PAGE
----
Name: Katie Sparkes
Site: Philadelphia (St. Joe’s)
School attending: Middlebury College
Returning teacher?: New Teacher
Class(es) teaching: Social Studies and Writing Through Literature
In these initial stages I find myself a little bit scatter-brained and very excited. I’m sure the following thoughts will reflect both.
#1. This spring my favorite professor taught a class called Education in America. I didn’t take the class, but I did attend the lecture during which the Head Master of a charter school in Boston came to talk about the problems that urban education faces. The lecture title itself was a bit misleading, but one thing that man said really stuck with me. “Teaching,” he said, “is the only profession I can think of that immediately demands leadership from its employees.” Now there could be others of the sort, but those who enter the business world typically have to prove themselves and collect valuable hours of experience before anyone puts them in a position from which they could really blow it. Teachers, on the other hand, are hired to lead classrooms full of hopefully bright-eyed students every minute of every day starting from the very first. To me there are few prospects that are more exciting.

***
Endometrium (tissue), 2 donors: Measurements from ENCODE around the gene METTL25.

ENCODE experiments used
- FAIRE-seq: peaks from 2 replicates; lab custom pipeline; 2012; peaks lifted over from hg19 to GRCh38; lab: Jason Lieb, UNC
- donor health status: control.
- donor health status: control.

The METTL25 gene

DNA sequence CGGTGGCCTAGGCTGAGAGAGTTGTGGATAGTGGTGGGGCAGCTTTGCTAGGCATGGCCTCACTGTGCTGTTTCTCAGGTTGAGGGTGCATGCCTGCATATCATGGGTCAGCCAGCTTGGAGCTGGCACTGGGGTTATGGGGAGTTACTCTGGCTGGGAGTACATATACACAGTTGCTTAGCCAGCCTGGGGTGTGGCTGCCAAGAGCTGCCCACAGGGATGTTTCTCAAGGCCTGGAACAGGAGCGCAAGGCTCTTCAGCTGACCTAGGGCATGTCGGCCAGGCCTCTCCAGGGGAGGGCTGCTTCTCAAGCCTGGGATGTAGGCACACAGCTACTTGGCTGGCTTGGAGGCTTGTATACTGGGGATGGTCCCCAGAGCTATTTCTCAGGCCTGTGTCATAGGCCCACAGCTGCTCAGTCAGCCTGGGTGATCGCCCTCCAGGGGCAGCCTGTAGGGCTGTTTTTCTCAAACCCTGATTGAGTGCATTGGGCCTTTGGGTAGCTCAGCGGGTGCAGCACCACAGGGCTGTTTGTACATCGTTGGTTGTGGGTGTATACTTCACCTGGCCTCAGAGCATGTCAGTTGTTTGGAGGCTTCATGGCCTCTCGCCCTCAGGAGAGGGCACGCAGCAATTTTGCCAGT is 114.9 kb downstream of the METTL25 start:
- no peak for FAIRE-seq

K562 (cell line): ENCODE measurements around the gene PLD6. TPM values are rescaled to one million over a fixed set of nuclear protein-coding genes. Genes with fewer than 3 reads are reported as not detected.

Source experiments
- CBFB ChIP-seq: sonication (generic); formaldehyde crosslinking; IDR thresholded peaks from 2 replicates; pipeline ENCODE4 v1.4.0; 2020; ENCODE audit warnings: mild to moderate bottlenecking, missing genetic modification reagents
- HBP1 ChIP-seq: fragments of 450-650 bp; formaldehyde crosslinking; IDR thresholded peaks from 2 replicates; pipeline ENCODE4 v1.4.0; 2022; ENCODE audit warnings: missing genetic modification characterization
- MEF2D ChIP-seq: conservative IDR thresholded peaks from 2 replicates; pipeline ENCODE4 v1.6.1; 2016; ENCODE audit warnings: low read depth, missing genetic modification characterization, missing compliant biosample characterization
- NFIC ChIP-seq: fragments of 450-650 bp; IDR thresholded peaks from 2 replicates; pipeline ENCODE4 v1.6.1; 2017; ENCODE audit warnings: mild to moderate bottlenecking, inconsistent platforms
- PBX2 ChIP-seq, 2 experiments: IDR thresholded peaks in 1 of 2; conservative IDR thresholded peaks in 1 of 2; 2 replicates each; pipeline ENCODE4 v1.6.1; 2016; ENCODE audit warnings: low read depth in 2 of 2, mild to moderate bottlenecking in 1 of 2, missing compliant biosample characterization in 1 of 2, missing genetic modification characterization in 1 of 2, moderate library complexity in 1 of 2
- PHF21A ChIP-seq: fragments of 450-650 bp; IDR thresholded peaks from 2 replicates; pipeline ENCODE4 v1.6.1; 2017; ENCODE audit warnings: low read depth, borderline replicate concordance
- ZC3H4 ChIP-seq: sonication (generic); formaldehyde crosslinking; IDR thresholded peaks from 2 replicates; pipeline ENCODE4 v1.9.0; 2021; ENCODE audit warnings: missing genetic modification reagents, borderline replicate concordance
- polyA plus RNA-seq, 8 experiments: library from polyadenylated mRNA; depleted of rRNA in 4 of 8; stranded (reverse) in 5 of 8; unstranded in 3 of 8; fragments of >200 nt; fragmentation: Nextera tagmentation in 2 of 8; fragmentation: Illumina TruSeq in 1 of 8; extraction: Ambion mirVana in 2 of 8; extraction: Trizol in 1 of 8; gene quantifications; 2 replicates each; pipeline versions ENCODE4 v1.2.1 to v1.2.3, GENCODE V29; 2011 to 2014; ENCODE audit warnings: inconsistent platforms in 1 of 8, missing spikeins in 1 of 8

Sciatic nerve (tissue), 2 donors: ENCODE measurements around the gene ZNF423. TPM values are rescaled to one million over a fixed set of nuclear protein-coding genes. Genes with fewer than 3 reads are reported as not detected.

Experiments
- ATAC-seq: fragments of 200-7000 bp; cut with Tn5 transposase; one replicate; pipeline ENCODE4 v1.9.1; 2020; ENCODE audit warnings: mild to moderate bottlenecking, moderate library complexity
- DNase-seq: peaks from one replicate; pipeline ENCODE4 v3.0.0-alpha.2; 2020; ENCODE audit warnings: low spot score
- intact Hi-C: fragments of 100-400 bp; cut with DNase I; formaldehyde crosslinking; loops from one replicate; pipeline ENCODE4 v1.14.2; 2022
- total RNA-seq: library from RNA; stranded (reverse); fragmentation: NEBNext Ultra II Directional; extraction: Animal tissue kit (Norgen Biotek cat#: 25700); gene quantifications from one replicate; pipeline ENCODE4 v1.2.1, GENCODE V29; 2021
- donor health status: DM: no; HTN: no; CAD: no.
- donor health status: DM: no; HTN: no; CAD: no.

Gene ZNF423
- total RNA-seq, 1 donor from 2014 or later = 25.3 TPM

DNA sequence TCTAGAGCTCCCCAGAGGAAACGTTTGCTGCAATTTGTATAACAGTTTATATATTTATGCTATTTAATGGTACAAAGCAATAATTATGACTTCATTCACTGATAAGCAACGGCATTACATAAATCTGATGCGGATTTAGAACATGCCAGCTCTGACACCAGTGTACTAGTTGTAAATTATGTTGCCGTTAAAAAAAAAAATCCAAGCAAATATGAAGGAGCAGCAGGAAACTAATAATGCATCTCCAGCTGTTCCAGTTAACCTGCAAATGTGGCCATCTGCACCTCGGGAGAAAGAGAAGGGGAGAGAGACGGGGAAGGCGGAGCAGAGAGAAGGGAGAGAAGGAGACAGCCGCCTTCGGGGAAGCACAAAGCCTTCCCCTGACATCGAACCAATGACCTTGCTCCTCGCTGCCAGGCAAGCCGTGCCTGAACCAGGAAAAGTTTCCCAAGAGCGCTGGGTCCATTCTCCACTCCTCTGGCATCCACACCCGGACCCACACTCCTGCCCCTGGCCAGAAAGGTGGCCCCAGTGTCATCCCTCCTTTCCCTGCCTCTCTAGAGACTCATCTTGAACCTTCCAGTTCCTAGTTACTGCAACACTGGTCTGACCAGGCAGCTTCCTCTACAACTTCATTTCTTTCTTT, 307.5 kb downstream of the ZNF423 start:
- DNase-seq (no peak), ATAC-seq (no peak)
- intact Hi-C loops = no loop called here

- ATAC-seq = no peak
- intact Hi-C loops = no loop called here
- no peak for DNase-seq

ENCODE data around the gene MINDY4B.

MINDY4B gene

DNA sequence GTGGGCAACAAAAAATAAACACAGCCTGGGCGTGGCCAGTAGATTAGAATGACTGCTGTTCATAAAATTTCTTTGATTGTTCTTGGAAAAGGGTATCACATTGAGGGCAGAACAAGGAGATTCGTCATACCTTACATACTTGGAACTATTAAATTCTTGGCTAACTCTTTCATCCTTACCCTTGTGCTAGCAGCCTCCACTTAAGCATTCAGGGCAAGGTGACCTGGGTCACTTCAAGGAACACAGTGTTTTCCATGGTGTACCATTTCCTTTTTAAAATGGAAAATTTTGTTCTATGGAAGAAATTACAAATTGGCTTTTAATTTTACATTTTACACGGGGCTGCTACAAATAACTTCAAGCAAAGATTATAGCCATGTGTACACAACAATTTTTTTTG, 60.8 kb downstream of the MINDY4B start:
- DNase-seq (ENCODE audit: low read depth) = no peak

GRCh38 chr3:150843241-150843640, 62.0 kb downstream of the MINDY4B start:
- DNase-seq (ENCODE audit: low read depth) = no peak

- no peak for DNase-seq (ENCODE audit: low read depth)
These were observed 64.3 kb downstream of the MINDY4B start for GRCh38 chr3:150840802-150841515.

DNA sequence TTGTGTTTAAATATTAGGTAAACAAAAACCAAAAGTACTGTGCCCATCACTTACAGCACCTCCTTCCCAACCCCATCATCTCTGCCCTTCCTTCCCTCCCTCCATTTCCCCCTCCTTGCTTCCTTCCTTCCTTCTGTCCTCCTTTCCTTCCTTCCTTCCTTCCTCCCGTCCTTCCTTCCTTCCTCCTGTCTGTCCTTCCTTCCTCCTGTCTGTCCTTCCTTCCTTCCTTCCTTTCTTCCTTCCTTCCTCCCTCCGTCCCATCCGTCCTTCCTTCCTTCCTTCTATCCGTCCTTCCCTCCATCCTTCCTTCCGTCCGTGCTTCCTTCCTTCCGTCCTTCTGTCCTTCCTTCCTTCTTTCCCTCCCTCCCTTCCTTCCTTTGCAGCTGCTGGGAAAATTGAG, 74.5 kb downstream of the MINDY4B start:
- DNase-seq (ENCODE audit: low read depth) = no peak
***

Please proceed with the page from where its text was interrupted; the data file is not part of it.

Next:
#2. Our site director assigned us an article from a 2004 issue of US News and World Report, a piece called “Unequal Education; Now the focus shifts from integration to achievement for all” by Julian Barnes. (You can access this article that should be very applicable to all urban sites at THIS LINK if you so desire.) In the article Barnes argues that America’s battle has transitioned from being one of integration to being one of closing the majority/minority achievement gap that plagues the American education system. We all know one thing or another about that. However, Barnes goes on to say that all of the factors at which various parties tend to point fingers (inadequate funding, lack of after school and summer enrichment, etc.) don’t need to have the adverse effect that they sometimes have if teachers commit themselves to having the positive effect that they can have. Barnes really advocates for the teachers who set equally high goals for every student and then help their students reach those goals. Therefore, I have extracted several challenges for myself from Barnes’s article. For starters, allowing students to believe that they are anything other than capable will not be an option this summer.